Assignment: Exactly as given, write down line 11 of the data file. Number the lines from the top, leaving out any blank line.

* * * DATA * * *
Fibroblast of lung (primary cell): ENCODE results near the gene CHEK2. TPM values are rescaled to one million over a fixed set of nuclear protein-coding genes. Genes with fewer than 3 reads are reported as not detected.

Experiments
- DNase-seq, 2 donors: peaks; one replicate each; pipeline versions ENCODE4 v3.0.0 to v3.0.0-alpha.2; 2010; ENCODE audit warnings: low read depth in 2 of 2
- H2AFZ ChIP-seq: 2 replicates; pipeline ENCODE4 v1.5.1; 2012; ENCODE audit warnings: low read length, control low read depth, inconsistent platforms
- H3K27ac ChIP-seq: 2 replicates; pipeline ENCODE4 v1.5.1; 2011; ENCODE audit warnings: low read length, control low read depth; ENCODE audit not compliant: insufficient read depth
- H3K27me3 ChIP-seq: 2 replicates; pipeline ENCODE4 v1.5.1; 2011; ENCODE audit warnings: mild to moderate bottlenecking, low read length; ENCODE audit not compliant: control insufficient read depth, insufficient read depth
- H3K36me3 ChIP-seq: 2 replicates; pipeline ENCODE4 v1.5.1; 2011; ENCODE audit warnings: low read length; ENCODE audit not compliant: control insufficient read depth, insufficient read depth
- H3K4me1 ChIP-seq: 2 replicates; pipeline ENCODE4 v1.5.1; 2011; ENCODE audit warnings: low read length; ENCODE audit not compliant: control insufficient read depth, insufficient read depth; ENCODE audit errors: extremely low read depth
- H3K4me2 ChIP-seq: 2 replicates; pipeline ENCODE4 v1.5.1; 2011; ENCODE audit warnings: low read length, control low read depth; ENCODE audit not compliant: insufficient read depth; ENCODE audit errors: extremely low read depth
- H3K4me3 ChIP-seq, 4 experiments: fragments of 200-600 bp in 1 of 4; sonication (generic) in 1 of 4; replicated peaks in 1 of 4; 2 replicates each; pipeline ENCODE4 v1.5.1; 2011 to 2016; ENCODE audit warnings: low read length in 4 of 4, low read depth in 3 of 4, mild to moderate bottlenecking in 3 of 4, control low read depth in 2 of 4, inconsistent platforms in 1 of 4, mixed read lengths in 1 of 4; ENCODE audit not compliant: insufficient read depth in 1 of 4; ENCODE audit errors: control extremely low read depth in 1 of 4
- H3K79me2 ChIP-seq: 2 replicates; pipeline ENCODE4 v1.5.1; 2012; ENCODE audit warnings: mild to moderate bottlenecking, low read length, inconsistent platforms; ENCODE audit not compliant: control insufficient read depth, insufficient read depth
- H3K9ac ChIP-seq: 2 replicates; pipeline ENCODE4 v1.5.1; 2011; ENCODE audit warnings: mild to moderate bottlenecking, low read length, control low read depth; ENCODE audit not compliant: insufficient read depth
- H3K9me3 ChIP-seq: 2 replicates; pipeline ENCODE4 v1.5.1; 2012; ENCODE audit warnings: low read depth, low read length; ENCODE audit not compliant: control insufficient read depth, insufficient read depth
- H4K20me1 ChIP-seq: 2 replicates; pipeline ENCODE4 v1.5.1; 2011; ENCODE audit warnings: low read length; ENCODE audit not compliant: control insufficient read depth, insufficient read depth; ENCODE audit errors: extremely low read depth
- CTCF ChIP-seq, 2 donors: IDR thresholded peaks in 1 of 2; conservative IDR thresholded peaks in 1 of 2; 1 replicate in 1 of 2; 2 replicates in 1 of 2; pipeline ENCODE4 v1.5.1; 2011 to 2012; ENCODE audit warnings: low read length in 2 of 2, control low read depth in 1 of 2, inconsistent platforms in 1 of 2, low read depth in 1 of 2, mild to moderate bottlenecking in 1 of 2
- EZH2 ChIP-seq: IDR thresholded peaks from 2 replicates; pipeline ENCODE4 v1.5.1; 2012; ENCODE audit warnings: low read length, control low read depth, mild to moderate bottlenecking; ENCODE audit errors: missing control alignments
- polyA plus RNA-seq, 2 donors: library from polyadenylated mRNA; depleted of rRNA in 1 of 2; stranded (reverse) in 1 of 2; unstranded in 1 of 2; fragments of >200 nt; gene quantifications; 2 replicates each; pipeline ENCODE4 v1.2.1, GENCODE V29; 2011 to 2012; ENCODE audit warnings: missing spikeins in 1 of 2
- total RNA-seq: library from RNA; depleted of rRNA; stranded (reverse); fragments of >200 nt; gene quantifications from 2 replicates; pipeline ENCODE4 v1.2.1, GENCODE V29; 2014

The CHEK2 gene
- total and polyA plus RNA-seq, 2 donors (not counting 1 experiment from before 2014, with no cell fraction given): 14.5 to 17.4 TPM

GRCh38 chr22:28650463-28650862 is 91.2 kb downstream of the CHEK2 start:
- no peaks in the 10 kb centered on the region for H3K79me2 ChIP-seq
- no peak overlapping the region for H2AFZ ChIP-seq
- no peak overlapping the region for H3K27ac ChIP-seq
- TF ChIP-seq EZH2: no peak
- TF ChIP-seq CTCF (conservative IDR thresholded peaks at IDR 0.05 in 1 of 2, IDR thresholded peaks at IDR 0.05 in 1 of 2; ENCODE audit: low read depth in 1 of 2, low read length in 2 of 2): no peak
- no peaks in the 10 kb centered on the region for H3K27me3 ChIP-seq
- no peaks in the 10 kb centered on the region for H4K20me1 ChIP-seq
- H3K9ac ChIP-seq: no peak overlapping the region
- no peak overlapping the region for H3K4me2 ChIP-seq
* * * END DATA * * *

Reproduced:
- H3K79me2 ChIP-seq: 2 replicates; pipeline ENCODE4 v1.5.1; 2012; ENCODE audit warnings: mild to moderate bottlenecking, low read length, inconsistent platforms; ENCODE audit not compliant: control insufficient read depth, insufficient read depth